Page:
Sister Margaret B. Weatherup, of the Giza Red Cross Hospital in Cairo, wrote home: ‘I don’t know how many cases are in now – wards, balconies and corridors are full. The Dardanelles fighting has been very much worse than in France, at least the men say so. When one batch of stretcher cases came in we were not expecting them. A great many of the elite of Cairo, who were dining at their clubs when the news spread that an ambulance train with very serious cases had arrived, just came out to the hospital as they were, and carried the stretchers in. It looked strange to see four men in evening dress carrying the stretchers. Lord Edward Cecil was one of the helpers. It is not long since he lost his only son.’ (British Journal of Nursing, September 18, 1915.)

A VAD ambulance driver, Alice Christabel Remington, in an IWM interview, recalled: ‘The men that had dysentery, poor things, that was really terrible because they couldn’t be looked after and they were in a shocking state. I used to feel so sorry – they were so ashamed of themselves, they couldn’t help it, but sometimes the smell was simply frightful… The ones that had trench fever and the ones that had dysentery were the most depressed.’ (quoted in The Imperial War Museum Book of the First World War, Malcolm Brown.)

Tom died on 29th November, 1915, and is buried in the Cairo war memorial cemetery. Numbered among the disastrous casualties of the Dardanelles campaign – abandoned a few weeks after Tom died, when the army evacuated the peninsula – these horrible trench-illness deaths seem singularly futile. Like ‘friendly fire’ losses (then called ‘misdirected fire’) it’s hard to envisage such accidental deaths as ‘sacrifices for… Freedom and Justice’, or to make them seem heroic. It seems so wasteful and pointless for Tom to have not had a life, when his death didn’t serve any possible purpose.

Although I’d always vaguely known that he died at Gallipoli, now that I know what happened to Tom in a little more detail I feel – belatedly – as well as a distant sadness, the anger.

A kind of translation

August 10, 2010

Shadowselves – photograph by Liz Mathews

I’ve been reading a lot of books in translation recently, in one of those enjoyable chains of association that’s set off by chance, one thing leading to another, with new discoveries as well as re-discoveries of new contexts for things read separately before.  The problems (and odd advantages) of translation are perennial provokers of thought and discussion, but there’s no arguing about the different light that another literature can cast even on familiar ideas.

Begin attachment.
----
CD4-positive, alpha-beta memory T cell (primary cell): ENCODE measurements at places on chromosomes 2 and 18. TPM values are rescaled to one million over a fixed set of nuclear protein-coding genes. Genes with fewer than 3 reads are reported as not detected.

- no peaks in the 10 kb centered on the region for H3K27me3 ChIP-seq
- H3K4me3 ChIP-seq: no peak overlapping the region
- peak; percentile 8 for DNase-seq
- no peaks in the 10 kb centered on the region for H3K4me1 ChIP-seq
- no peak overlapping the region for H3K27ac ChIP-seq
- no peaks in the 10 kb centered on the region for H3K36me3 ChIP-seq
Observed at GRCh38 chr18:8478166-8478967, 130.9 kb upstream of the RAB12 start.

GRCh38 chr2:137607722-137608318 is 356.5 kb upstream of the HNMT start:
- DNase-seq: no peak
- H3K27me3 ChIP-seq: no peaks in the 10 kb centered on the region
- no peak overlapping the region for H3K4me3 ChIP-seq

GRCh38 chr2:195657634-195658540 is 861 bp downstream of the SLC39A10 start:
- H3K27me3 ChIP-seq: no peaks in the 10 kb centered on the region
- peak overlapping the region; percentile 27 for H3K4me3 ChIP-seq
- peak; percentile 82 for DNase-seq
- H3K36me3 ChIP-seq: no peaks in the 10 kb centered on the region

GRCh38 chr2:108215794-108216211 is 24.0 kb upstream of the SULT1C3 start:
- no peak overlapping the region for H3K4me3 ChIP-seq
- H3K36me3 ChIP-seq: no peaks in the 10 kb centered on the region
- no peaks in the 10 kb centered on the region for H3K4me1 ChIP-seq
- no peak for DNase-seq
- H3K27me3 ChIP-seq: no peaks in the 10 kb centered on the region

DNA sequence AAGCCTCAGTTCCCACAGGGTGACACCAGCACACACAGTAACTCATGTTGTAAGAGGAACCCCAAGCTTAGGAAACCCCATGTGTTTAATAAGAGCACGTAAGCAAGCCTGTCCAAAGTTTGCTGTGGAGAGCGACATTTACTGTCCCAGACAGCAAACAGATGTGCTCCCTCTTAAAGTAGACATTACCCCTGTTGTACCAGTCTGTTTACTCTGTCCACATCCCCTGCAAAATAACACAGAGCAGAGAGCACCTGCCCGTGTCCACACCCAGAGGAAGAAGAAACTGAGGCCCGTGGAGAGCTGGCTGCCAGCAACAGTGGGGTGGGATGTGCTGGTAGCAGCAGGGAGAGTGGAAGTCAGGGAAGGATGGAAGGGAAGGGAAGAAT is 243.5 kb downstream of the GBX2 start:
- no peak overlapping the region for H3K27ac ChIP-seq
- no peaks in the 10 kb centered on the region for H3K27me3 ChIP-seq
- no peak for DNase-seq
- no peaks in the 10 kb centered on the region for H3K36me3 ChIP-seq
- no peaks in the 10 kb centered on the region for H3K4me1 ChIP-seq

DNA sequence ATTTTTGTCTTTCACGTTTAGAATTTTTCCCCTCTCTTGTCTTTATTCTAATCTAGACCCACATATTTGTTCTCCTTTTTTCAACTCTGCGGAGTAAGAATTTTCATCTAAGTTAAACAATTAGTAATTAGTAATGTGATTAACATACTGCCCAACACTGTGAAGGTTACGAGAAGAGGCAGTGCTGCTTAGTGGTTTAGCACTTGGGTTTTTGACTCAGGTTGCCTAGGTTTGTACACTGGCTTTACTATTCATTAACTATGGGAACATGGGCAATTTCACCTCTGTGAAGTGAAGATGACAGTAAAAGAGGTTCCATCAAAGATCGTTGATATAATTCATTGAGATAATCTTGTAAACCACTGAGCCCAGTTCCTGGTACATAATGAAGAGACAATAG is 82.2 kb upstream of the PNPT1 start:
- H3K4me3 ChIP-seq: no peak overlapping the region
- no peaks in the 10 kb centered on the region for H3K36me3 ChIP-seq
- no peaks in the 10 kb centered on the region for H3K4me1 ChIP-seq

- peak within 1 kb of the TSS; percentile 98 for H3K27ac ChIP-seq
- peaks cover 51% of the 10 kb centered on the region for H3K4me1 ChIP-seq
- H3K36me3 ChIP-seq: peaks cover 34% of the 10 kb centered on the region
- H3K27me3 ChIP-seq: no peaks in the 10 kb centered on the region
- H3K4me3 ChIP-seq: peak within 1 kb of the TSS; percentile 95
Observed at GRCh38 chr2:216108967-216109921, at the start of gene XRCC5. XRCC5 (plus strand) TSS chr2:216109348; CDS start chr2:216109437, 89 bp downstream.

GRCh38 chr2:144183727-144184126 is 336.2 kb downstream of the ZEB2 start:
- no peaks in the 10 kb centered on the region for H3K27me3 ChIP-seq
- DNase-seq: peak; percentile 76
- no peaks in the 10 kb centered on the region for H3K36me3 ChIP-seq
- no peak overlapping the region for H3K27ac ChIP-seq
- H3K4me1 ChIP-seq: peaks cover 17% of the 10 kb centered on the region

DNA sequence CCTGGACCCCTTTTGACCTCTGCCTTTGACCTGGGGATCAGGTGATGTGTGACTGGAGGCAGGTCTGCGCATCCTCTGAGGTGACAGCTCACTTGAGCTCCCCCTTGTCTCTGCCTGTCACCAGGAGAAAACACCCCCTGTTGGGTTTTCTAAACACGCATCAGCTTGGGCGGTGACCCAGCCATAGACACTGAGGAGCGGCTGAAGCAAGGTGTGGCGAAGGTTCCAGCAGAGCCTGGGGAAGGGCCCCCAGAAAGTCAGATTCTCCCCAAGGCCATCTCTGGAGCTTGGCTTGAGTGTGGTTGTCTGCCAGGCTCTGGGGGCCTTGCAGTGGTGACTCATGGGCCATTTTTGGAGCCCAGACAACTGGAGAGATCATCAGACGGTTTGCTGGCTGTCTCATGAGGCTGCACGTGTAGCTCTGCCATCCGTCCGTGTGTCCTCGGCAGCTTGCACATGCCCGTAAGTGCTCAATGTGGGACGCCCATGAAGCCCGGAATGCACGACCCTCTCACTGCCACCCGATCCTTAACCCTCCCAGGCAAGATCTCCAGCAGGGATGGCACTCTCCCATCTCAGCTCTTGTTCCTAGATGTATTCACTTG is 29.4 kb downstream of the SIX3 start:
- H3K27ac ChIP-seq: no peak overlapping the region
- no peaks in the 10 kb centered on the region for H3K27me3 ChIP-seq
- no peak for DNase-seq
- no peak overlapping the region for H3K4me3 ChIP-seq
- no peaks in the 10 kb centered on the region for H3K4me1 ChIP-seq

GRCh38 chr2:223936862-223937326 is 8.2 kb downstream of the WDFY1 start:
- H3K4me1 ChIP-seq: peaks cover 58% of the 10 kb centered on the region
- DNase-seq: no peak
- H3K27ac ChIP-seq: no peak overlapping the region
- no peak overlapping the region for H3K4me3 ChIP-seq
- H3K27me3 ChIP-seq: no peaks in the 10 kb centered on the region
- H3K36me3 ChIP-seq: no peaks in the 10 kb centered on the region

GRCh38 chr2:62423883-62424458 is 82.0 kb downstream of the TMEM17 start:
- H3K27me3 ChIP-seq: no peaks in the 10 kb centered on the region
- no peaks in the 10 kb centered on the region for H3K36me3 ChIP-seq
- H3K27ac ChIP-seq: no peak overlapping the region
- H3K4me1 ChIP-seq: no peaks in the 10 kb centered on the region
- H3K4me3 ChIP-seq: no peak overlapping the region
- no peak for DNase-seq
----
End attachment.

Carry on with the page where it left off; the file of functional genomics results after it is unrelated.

Fernando Pessoa’s The Book of Disquiet, for example, in a lyrical translation by Margaret Jull Costa, is referenced by that other much-translated Portuguese writer José Saramago, in his The Year of the Death of Ricardo Reis, which I haven’t yet read; I’m still on The Elephant’s Journey.  (After Saramago’s recent death, I was moved to read an account of his funeral in Lisbon, attended by  tens of thousands of people, many of them carrying his books.  There was a photo of a book held in the air like a flag, then the inevitable editorial comment that it was hard to imagine a similar outpouring of grief for a British writer – or any other kind of artist, you might add.)

Reis was one of Pessoa’s personae; in the Book of Disquiet he writes as Bernardo Soares.  The introduction explains that he had over 72 distinct ‘heteronyms’ which he used when writing the works which were largely unpublished in his lifetime.  Externally, Soares appears much the same as the writer, but Pessoa found the character different enough to merit its own name; ‘It’s me minus reason and affectivity’.  (Completely other, then…)  These complexities and levels of irony will be discussed and unravelled by scholars, perhaps in perpetuity, but at a simpler level the proliferation of authorial personae perhaps gives a clue to the crucial difference between the writer and their work, which seems almost imperceptible to many otherwise sophisticated readers.